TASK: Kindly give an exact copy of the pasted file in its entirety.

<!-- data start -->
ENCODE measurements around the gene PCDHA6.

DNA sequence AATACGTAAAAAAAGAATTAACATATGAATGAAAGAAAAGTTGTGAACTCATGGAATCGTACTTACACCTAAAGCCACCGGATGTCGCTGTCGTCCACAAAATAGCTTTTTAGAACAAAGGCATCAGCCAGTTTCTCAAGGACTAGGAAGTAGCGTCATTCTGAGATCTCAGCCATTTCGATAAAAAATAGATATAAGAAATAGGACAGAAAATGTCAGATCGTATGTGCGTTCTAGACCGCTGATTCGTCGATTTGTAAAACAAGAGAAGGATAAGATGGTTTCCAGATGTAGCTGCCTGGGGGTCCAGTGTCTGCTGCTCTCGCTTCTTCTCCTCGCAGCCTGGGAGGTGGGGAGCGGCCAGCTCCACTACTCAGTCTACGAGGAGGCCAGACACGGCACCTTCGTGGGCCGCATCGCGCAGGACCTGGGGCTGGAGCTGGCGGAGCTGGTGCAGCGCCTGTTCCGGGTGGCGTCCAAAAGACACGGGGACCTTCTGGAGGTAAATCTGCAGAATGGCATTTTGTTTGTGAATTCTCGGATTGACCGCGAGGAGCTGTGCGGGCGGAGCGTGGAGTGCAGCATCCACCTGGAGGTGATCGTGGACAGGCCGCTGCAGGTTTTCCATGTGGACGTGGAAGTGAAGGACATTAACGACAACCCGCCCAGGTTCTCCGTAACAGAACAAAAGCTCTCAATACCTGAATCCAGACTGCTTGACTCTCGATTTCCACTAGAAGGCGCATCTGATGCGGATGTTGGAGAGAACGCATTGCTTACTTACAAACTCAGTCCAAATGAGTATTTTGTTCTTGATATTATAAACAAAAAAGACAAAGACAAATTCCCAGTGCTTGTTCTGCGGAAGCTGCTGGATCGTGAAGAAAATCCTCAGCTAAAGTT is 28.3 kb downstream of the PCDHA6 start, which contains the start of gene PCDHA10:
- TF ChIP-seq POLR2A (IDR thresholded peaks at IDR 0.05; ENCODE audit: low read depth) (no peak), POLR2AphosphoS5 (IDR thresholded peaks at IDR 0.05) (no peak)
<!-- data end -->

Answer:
ENCODE measurements around the gene PCDHA6.

DNA sequence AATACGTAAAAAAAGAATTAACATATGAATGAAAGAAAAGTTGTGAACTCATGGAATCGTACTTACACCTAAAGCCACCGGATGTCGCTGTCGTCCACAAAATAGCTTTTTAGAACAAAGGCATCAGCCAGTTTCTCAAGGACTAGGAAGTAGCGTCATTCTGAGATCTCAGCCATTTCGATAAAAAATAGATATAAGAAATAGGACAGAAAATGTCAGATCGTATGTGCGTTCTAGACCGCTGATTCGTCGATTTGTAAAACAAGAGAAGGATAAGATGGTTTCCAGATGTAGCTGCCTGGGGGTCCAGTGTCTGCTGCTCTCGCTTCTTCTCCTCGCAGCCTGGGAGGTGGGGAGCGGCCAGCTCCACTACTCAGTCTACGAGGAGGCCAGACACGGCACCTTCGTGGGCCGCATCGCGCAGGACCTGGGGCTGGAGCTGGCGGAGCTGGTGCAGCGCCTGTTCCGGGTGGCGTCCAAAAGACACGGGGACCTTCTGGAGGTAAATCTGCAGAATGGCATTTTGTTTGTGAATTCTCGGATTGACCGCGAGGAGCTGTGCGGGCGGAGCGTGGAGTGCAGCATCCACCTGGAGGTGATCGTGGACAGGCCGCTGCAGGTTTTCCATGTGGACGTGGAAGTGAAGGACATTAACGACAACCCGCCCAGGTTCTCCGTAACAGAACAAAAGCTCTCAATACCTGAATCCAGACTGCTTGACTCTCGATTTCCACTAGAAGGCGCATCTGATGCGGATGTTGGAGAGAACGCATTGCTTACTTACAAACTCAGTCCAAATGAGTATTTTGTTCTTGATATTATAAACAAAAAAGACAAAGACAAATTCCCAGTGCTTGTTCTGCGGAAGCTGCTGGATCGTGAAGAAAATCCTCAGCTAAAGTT is 28.3 kb downstream of the PCDHA6 start, which contains the start of gene PCDHA10:
- TF ChIP-seq POLR2A (IDR thresholded peaks at IDR 0.05; ENCODE audit: low read depth) (no peak), POLR2AphosphoS5 (IDR thresholded peaks at IDR 0.05) (no peak)